Q: What if somebody set out to design a better, safer helmet for football players? What if that somebody were cognitive psychologist and chief technology officer Tony McCaffrey of Innovation Accelerator?
A: What's new in the world of invention is using computers to automate the process, says Paul Marks in "New Scientist" magazine. Here humans are following the "evolutionary algorithm" of the natural world — no more hit-or-miss or blind luck but more orderly and intelligent outcomes.
Innovation Accelerator's approach is to utilize software that lets the user describe a problem in human language "to help inventors notice easily missed features that, if addressed, could lead to a novel invention." Using revealing phrases, it then searches the US Patent and Trademark Office database for inventions that solve similar problems in other domains.
For example, McCaffrey wanted to reduce concussions among American football players, so the software "exploded" the search for ways "to reduce energy, absorb energy, exchange forces, lessen momentum, oppose force, alter direction and repel energy." Focusing on this last idea led the firm to invent a helmet that contained strong magnets to repel other players' helmets, lessening the impact of head clashes. Though a patent based on this concept had been registered a few weeks earlier, the principle was proved.
Q: You're no doubt familiar with the family of the five basic taste senses — sweet, sour, salty, bitter and — the latest addition — savory, or umami. But have you heard about a possible sixth sibling, dubbed "oleogustus"?
A: Purdue University researchers C.A. Running et al. report in "Chemical Senses" that humans can also detect foods that are too oily or fatty, says Teresa Shipley Feldhausen in "Science News" magazine. When some 50 volunteers were asked to distinguish among 15 taste samples, most could sort out some fats from the other five substances, even with plugged noses. For example, nearly two-thirds of tasters identified linoleic acid found in vegetable and nut oils as distinctive, even when processed to give the same mouth feel as the others.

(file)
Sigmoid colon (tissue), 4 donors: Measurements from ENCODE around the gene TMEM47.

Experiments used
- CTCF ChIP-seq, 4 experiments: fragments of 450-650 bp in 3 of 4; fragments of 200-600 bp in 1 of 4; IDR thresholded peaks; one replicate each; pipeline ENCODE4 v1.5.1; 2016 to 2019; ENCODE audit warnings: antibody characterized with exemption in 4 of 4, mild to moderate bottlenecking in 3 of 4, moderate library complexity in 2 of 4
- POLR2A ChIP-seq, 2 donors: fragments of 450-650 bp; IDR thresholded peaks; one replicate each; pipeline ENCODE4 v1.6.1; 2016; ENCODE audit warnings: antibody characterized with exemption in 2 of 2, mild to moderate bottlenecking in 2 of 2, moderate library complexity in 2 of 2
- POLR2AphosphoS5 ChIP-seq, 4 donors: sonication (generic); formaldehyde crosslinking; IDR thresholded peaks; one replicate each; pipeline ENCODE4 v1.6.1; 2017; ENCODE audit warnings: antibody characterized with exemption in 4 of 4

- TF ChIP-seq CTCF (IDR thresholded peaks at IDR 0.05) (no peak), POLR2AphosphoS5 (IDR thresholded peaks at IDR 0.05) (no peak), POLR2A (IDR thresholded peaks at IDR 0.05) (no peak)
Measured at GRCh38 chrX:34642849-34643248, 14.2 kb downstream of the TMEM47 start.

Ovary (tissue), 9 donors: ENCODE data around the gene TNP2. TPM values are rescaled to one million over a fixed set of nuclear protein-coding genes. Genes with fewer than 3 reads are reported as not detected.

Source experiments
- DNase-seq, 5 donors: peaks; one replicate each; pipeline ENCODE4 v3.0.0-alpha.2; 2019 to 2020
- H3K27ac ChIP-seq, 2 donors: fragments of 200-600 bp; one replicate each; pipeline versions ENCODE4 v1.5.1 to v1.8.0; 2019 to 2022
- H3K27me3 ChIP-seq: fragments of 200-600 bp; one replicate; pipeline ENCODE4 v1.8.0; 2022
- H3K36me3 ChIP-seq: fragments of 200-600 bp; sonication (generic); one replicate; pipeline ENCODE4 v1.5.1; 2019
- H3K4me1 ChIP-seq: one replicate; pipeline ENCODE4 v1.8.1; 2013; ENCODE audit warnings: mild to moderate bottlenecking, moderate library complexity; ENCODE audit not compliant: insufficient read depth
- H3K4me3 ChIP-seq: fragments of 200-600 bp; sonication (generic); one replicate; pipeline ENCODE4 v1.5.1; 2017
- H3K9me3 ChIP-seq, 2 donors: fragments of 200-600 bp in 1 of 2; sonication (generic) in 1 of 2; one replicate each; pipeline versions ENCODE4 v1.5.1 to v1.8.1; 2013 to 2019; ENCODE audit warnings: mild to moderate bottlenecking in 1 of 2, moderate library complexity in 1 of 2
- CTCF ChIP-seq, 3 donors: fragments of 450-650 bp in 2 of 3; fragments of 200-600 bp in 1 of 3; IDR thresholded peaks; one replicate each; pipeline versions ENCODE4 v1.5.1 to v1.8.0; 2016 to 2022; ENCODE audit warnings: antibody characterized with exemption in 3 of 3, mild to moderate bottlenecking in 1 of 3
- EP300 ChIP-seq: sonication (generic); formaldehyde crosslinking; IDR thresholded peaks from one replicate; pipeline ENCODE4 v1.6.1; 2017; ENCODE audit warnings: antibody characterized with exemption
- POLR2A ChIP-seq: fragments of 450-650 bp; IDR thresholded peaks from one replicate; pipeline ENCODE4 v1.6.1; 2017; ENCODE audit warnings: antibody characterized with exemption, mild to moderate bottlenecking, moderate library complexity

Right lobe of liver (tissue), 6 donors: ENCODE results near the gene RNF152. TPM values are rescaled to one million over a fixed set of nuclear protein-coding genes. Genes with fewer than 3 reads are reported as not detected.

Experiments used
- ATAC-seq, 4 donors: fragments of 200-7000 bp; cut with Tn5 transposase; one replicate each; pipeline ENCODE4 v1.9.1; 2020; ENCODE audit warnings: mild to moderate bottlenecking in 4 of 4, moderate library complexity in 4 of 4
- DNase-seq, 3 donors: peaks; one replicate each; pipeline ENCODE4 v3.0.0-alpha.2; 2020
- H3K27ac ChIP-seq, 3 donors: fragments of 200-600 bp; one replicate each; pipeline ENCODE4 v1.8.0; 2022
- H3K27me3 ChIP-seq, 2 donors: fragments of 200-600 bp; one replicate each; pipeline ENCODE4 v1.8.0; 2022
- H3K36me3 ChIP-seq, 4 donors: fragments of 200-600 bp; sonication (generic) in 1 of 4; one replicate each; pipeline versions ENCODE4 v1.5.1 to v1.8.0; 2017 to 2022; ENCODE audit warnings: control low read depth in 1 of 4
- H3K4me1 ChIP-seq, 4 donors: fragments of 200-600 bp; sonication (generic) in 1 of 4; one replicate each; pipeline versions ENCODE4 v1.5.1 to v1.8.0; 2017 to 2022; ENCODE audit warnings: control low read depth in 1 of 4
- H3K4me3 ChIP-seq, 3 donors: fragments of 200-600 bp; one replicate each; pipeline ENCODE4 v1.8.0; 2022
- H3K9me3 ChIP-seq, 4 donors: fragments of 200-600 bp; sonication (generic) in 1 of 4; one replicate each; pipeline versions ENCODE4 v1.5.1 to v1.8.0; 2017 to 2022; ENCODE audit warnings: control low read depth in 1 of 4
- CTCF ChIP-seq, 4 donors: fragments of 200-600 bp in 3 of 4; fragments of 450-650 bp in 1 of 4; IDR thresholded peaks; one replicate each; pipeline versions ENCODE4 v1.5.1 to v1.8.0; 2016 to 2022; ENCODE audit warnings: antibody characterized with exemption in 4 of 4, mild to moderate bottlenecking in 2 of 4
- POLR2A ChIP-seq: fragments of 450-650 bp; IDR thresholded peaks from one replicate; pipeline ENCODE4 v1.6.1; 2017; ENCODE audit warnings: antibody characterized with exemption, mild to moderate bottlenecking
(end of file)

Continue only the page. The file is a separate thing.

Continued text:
Though pure oleogustus is unpleasant-tasting, when mixed with some of the other five tastes, it may end up in palate-pleasing products like doughnuts and potato chips.
Q: If there ever were an all-purpose tool out in the wild, it's an elephant's tusks. Can you identify some of its many uses?
A: Tusks are teeth, specialized rootless incisors embedded in a cranial socket with a hard outer husk protecting the inner soft pulp and nerves, says Dale Peterson in his book "Elephant Reflections." As defensive weapons, they're effective against predators; as aggressive weapons, they "have proven indispensable in the fierce competition among elephant males for access to fertile females." This "tool" can also be used for digging up underground water and edible tubers, as chisels to pry bark away from a tree, as crowbars to snap off branches or manipulate large objects. Interestingly, they're also electrical nonconductors, making them helpful in breaking down an electric fence.
Like humans with a handedness preference, most elephants favor one tusk over the other. And "since tusks continuously grow (and show growth rings, like trees) they can also (again like trees) grow over and around damage."
The record weight for a male African elephant tusk was "more than 102 kilograms (about 225 pounds), a single tooth heavier than most men, measuring some 3.26 meters (10.7 feet) long."